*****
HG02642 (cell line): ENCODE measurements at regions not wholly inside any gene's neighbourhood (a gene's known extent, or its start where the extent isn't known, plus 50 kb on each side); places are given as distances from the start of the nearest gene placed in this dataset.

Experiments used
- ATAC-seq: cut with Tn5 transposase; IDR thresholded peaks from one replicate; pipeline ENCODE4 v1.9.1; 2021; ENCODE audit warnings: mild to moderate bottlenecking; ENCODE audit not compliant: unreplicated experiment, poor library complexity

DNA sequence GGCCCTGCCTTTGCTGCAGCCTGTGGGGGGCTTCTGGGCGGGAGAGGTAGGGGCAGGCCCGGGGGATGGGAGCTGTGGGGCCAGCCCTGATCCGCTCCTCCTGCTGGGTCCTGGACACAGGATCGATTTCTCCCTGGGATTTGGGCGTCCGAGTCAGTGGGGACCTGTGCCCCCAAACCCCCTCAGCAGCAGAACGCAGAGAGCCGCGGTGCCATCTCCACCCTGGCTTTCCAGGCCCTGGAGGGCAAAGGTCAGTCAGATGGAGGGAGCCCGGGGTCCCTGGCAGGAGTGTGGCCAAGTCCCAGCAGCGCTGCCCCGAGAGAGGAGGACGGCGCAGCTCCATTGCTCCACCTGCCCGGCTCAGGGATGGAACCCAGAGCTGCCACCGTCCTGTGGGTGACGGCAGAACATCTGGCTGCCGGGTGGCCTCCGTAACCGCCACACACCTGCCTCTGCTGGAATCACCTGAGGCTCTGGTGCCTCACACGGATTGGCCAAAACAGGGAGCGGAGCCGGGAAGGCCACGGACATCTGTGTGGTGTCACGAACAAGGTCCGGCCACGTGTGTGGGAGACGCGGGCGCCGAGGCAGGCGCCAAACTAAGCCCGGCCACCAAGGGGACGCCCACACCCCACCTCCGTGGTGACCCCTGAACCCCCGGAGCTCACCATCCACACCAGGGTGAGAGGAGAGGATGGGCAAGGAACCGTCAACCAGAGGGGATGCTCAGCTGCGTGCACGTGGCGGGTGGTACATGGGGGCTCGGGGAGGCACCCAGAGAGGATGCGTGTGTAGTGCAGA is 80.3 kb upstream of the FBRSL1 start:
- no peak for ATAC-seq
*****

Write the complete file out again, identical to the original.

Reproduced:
HG02642 (cell line): ENCODE measurements at regions not wholly inside any gene's neighbourhood (a gene's known extent, or its start where the extent isn't known, plus 50 kb on each side); places are given as distances from the start of the nearest gene placed in this dataset.

Experiments used
- ATAC-seq: cut with Tn5 transposase; IDR thresholded peaks from one replicate; pipeline ENCODE4 v1.9.1; 2021; ENCODE audit warnings: mild to moderate bottlenecking; ENCODE audit not compliant: unreplicated experiment, poor library complexity

DNA sequence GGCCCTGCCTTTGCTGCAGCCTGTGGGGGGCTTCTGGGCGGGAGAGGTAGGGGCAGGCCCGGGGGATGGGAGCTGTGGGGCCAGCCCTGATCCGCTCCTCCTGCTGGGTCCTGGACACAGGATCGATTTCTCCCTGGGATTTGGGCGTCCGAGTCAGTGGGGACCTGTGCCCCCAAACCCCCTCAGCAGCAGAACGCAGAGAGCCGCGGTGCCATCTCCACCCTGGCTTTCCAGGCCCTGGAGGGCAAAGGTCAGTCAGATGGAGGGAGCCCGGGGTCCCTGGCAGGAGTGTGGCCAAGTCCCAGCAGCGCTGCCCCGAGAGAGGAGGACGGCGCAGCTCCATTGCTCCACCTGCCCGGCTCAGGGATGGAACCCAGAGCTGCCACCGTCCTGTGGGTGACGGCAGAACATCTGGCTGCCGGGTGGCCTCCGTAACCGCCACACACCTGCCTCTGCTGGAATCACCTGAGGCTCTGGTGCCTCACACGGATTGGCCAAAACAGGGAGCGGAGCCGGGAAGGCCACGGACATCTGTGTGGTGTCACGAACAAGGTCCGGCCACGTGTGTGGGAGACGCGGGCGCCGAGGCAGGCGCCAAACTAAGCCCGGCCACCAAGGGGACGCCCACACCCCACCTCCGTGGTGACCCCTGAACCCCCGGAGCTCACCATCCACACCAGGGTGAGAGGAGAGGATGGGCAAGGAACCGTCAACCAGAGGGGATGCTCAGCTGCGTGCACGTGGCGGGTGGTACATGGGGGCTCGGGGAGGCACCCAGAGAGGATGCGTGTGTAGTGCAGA is 80.3 kb upstream of the FBRSL1 start:
- no peak for ATAC-seq